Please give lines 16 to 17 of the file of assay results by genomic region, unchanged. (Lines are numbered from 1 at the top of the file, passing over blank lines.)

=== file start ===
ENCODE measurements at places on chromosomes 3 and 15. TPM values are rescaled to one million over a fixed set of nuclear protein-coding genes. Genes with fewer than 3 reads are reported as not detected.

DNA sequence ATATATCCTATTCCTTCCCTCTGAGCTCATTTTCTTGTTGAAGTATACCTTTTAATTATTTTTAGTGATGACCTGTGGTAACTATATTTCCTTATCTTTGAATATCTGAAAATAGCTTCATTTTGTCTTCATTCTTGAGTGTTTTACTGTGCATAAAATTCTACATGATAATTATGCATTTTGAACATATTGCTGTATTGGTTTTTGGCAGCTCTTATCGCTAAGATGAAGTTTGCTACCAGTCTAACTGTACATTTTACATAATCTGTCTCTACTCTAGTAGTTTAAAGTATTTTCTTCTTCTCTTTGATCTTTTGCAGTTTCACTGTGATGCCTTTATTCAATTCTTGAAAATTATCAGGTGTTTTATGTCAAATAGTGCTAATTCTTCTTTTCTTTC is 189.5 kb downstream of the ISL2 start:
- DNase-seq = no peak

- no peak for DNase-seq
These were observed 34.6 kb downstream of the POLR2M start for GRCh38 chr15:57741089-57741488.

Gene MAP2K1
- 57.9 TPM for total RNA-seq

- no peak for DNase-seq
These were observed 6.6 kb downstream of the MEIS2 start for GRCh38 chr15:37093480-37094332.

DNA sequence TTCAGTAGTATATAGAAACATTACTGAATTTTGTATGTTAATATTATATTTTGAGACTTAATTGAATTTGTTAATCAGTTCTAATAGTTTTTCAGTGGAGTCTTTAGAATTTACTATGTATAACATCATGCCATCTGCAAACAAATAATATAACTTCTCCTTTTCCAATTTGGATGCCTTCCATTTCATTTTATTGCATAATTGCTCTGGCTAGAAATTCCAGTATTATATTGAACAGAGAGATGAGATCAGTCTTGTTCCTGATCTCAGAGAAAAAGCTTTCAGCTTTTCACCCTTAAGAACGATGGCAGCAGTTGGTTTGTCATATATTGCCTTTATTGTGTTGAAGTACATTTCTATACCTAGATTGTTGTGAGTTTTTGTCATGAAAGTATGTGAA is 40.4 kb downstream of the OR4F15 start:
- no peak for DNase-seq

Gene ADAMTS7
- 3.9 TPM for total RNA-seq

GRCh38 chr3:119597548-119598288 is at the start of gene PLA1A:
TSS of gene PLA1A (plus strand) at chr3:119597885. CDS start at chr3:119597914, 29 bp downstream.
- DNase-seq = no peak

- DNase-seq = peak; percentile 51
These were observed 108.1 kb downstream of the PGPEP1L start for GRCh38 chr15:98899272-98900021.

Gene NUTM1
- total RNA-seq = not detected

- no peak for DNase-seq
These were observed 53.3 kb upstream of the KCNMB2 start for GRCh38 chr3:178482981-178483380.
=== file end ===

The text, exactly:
- DNase-seq = no peak

- DNase-seq = peak; percentile 51